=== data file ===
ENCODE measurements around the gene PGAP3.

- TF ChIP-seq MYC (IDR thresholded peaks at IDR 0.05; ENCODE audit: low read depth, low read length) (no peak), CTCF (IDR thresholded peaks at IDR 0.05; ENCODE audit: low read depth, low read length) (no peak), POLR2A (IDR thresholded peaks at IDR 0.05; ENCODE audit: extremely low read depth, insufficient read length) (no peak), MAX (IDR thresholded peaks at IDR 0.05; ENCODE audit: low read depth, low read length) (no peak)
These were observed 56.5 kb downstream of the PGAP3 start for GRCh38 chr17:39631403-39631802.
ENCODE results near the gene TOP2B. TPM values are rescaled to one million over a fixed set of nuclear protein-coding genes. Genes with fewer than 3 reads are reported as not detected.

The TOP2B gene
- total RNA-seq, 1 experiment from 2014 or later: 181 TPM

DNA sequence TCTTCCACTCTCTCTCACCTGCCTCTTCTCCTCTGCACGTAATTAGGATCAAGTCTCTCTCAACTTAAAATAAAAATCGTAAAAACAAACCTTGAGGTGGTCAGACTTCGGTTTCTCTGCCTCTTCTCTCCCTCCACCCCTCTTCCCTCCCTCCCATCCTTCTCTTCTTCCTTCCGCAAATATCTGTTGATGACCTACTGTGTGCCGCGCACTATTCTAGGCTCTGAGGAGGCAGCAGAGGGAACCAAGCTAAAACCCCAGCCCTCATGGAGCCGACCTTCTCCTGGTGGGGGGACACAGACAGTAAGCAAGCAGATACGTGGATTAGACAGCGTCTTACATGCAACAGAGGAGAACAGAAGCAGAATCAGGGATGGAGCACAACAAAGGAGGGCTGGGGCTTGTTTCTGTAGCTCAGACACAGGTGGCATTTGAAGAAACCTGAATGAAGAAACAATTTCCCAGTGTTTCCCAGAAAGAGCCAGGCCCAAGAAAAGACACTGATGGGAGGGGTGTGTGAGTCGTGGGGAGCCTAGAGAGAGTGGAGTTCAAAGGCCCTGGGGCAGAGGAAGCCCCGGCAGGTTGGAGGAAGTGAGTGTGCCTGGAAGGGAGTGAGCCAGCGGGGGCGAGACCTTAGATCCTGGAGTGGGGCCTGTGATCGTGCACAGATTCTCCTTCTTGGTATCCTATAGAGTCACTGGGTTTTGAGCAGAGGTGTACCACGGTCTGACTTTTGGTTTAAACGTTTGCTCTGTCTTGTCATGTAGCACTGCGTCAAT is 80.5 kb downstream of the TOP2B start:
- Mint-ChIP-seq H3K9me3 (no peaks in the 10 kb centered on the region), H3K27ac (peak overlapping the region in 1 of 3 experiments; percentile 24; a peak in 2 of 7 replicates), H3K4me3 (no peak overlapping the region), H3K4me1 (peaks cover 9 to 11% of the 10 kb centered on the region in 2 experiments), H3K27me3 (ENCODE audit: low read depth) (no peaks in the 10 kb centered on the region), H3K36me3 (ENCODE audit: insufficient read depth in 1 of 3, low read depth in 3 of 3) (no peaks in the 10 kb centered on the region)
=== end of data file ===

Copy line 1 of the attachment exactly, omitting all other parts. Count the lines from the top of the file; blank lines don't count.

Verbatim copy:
ENCODE measurements around the gene PGAP3.